It is hard to fathom what the EU hopes to achieve by legalising the blending of red and white wines to make commercial rose.

French winemakers are throwing up their gallic arms in wild abandon at the European Commission's plan to allow winemakers across the EU to sell rose wine that has been made by blending red and white wines.

French agriculture minister Michel Barnier this week said that France would ban the practice, whatever the Commission does.

Barnier, probably enjoying the one moment in the last five years when he has been singing from the same hymn sheet as his native wine industry, believes that legalising the blending technique will flood the market with poor quality rose wine.

And let's face it, the French, as well as some of their European neighbours, know a thing or two about what happens when you flood a market with wine of substandard quality. 

The French, and particularly Provence, which accounts for 5% of world rose production, use maceration to make rose. The process takes longer, but they argue that it yields higher quality results.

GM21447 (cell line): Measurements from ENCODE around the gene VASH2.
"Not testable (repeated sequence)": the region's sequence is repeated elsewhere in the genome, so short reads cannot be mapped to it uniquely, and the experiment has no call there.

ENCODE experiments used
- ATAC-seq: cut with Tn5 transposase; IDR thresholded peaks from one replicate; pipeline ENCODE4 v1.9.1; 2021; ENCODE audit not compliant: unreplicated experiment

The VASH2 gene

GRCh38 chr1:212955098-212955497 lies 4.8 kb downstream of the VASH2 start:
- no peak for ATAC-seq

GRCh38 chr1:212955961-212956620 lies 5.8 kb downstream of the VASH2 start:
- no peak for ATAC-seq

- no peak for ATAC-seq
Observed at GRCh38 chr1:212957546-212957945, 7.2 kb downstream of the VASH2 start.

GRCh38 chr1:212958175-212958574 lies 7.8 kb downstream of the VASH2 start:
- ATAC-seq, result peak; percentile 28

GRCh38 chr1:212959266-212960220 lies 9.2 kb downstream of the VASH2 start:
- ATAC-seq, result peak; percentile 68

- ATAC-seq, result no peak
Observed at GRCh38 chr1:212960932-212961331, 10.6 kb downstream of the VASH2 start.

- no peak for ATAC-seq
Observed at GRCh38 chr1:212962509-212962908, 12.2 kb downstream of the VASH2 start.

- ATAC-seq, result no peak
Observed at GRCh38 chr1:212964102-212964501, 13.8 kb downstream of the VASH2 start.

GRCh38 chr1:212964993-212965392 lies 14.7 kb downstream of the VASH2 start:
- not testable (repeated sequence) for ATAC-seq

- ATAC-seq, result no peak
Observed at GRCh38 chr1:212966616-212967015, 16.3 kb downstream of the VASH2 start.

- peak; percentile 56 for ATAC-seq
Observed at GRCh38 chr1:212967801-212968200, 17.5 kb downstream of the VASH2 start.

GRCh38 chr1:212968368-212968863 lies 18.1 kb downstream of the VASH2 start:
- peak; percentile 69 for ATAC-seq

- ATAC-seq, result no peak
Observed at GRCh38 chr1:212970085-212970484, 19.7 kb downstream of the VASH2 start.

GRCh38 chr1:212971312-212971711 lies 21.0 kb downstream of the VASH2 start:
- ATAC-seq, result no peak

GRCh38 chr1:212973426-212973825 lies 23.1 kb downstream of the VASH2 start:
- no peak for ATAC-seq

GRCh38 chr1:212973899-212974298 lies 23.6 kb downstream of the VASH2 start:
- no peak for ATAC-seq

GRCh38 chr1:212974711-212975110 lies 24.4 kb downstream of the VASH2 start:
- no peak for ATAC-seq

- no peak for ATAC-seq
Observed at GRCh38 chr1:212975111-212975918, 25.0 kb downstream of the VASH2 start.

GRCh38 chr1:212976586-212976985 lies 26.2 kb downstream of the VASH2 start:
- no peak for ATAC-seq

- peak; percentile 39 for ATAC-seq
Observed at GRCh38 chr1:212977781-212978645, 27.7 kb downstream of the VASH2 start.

I have my differences with a number of opinions put forward by French winemakers, but, on this one, it looks hard to justify the EU's stance.

On the one hand, the Commission speaks loftily about the need to improve the quality of EU wine. Was it not but 18 months ago that agriculture commissioner Mariann Fischer Boel advocated ripping out up to 400,000 hectares of EU vines, in order to drain a lake of surplus wine that nobody wanted to drink?

What has happened to this drive for quality enshrined in the Commission's wine reform plans?